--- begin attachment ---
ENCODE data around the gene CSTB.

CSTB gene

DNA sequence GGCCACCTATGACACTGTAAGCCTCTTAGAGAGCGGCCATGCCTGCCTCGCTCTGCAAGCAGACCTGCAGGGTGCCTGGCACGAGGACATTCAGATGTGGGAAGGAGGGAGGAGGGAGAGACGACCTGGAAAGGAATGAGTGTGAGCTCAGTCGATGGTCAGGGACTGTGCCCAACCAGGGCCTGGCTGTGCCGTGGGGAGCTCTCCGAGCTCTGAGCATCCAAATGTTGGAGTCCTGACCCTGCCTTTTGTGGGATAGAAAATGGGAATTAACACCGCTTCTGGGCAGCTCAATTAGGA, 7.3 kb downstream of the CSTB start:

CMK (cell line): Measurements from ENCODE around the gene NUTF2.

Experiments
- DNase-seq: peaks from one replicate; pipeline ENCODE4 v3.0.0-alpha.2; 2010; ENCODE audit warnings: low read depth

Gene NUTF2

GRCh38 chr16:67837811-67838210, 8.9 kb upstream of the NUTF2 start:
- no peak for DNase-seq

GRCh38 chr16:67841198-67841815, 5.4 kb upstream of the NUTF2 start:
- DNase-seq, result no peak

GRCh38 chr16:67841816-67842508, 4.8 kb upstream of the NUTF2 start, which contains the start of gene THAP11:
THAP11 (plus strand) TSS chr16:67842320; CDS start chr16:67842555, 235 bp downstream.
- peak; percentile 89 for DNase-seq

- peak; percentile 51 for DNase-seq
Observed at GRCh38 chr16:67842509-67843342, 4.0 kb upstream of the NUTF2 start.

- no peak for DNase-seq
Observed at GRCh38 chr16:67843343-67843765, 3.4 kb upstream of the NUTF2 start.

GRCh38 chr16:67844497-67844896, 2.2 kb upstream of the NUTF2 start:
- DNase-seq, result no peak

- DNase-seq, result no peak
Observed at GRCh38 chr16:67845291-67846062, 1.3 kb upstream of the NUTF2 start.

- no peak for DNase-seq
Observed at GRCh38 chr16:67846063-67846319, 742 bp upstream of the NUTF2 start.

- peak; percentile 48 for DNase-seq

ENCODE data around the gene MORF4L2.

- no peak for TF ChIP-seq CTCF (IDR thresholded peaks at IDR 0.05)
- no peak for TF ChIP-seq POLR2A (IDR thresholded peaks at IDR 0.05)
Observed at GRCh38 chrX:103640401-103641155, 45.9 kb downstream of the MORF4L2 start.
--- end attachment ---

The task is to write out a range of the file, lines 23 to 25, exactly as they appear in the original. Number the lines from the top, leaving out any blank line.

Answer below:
- no peak for DNase-seq
Observed at GRCh38 chr16:67846063-67846319, 742 bp upstream of the NUTF2 start.

- peak; percentile 48 for DNase-seq